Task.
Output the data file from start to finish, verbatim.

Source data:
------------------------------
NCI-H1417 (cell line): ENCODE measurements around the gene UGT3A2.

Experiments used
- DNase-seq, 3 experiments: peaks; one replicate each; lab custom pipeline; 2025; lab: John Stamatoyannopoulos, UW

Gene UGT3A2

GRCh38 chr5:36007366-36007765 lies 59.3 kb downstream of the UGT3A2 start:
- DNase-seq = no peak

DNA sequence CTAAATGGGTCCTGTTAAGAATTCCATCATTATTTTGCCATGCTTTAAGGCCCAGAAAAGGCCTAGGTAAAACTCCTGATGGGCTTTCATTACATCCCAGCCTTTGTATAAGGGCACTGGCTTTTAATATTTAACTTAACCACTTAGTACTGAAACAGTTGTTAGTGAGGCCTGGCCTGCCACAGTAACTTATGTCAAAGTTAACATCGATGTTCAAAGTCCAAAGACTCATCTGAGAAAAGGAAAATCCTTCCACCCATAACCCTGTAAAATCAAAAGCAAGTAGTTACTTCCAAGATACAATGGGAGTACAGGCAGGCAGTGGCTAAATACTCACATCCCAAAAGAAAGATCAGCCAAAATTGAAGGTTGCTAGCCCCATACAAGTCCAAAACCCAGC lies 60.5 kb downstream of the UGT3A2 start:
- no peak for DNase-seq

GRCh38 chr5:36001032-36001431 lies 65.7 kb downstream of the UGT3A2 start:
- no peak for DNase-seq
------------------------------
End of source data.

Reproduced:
NCI-H1417 (cell line): ENCODE measurements around the gene UGT3A2.

Experiments used
- DNase-seq, 3 experiments: peaks; one replicate each; lab custom pipeline; 2025; lab: John Stamatoyannopoulos, UW

Gene UGT3A2

GRCh38 chr5:36007366-36007765 lies 59.3 kb downstream of the UGT3A2 start:
- DNase-seq = no peak

DNA sequence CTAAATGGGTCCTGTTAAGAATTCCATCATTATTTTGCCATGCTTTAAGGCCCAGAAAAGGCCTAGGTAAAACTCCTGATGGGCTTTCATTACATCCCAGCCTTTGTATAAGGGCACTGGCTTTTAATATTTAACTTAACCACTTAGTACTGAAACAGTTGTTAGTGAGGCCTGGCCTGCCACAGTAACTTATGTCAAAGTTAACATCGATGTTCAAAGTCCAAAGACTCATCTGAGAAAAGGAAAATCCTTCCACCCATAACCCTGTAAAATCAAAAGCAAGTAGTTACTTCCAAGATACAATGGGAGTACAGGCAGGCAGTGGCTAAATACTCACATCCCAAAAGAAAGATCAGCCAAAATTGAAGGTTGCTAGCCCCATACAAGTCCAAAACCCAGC lies 60.5 kb downstream of the UGT3A2 start:
- no peak for DNase-seq

GRCh38 chr5:36001032-36001431 lies 65.7 kb downstream of the UGT3A2 start:
- no peak for DNase-seq